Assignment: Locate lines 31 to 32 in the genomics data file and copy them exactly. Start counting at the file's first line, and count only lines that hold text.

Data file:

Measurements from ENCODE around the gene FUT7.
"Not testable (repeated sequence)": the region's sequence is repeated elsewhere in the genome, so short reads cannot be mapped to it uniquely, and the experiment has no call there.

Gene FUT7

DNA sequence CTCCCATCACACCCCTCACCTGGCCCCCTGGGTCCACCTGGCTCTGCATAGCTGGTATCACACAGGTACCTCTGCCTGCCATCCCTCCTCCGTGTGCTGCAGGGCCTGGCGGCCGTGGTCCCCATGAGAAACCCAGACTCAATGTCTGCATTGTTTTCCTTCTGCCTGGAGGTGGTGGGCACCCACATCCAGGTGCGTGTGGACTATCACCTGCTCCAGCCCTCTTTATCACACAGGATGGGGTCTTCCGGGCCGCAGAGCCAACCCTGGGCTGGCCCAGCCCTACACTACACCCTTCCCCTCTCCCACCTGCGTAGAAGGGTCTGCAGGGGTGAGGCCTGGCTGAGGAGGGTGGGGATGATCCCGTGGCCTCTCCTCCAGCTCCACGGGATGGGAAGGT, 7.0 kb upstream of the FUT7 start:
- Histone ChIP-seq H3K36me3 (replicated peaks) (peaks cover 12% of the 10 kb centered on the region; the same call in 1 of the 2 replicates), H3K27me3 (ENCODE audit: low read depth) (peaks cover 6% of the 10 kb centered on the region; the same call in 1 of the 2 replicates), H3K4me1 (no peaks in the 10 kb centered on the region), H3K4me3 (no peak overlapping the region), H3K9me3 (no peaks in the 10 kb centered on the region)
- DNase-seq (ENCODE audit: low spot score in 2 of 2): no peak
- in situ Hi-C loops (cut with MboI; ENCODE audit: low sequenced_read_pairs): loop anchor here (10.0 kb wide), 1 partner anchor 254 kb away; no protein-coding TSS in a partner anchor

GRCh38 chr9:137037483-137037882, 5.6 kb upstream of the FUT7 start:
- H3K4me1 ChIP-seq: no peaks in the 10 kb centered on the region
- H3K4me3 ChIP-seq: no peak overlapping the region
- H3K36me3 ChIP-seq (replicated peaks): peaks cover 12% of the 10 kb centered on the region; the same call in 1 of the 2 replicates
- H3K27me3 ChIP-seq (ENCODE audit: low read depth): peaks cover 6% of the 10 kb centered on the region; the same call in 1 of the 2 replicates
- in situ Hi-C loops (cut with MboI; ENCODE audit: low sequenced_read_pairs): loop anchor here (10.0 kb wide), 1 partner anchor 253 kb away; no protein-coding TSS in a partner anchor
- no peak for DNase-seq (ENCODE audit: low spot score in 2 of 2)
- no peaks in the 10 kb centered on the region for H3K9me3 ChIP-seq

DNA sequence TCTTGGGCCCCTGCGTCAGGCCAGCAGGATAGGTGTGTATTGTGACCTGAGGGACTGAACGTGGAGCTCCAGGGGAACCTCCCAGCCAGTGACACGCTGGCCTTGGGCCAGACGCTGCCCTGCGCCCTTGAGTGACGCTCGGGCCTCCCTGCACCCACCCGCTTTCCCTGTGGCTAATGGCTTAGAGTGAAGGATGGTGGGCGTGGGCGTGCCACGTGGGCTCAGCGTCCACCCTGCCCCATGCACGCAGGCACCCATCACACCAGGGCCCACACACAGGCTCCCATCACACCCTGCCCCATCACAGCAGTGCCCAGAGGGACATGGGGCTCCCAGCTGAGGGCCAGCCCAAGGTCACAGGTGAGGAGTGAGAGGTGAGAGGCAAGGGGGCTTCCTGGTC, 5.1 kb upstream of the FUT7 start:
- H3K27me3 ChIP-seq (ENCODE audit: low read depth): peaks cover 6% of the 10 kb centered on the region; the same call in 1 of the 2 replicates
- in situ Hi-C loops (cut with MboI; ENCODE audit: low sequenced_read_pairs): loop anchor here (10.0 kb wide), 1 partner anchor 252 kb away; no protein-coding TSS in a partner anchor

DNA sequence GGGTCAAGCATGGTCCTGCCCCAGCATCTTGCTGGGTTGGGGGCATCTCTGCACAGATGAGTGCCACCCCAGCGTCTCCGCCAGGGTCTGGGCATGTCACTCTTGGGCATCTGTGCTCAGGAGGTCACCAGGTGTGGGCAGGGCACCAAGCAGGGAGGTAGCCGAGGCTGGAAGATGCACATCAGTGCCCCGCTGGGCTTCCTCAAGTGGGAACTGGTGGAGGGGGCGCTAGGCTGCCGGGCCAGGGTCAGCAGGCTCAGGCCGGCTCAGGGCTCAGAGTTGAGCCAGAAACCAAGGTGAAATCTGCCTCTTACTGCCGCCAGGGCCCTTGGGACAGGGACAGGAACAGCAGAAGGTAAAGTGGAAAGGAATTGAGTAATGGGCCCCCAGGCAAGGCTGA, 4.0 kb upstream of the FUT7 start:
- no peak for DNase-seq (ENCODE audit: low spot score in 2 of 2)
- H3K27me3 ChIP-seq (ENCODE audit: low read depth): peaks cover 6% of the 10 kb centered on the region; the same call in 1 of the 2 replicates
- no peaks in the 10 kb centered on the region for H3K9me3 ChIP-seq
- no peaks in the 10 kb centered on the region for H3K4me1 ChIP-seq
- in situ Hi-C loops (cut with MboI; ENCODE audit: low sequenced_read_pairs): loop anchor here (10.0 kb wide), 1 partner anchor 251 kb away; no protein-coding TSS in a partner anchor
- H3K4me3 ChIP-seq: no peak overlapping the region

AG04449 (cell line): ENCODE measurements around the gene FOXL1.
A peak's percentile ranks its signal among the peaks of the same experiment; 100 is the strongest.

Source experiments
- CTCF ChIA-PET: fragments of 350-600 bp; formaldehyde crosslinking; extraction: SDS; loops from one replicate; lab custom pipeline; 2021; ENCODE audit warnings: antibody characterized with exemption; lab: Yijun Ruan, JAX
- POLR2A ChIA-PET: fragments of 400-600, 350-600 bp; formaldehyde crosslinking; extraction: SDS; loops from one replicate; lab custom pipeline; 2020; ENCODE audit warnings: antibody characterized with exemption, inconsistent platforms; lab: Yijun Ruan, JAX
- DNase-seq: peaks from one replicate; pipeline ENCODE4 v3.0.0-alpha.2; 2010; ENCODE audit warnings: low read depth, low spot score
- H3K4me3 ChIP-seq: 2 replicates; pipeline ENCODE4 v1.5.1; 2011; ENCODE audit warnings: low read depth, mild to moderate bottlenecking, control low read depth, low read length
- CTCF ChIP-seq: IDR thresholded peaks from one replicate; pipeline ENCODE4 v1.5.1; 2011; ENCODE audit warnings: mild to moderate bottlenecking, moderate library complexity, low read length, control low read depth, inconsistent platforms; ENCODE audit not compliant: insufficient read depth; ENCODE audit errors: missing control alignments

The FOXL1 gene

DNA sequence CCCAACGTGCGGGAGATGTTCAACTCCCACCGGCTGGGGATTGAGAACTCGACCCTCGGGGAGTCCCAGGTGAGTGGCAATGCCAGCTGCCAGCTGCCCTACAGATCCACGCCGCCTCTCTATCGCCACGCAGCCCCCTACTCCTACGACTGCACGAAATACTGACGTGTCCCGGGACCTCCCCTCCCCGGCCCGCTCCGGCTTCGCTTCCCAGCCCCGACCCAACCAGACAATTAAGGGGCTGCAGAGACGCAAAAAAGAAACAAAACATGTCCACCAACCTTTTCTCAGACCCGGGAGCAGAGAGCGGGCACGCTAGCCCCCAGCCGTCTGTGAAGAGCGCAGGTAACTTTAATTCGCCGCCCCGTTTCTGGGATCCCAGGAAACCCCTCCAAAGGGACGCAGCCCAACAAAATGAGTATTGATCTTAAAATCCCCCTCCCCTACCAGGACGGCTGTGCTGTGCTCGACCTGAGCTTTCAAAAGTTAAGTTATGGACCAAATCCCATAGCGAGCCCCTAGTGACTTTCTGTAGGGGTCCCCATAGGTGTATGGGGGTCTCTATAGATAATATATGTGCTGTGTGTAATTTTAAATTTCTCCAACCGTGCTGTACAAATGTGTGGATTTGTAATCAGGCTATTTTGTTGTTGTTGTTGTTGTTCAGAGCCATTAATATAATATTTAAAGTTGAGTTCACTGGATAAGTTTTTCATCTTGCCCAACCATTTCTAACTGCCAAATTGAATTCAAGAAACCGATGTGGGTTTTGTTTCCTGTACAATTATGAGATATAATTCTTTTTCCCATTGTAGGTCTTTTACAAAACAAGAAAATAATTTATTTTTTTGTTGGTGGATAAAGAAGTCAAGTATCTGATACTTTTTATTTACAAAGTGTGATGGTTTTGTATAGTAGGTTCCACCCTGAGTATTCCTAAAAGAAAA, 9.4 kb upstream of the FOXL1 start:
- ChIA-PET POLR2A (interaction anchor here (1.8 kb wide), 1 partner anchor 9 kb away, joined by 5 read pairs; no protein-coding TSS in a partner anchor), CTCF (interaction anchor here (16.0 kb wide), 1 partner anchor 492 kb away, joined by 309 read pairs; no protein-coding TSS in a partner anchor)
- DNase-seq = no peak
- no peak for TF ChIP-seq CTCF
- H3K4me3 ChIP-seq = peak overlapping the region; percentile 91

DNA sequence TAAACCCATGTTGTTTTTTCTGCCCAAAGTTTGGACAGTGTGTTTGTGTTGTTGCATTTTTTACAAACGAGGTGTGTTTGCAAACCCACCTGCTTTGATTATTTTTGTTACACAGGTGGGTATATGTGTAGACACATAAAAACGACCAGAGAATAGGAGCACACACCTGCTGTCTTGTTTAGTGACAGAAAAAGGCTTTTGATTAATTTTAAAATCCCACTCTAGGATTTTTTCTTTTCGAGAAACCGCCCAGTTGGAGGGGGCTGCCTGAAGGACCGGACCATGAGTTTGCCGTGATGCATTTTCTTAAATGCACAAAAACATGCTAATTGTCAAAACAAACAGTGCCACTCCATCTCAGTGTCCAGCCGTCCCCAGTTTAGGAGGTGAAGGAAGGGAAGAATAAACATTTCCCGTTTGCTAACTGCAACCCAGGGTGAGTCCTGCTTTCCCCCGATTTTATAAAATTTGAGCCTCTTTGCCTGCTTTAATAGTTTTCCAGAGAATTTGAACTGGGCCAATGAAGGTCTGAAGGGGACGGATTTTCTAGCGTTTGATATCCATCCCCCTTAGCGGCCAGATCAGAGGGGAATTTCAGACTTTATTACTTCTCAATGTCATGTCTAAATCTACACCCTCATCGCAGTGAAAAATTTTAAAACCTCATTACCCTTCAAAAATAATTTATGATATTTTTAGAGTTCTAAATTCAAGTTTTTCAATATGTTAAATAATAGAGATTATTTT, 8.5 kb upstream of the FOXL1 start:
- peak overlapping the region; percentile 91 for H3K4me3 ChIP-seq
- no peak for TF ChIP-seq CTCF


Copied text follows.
- DNase-seq: peaks from one replicate; pipeline ENCODE4 v3.0.0-alpha.2; 2010; ENCODE audit warnings: low read depth, low spot score
- H3K4me3 ChIP-seq: 2 replicates; pipeline ENCODE4 v1.5.1; 2011; ENCODE audit warnings: low read depth, mild to moderate bottlenecking, control low read depth, low read length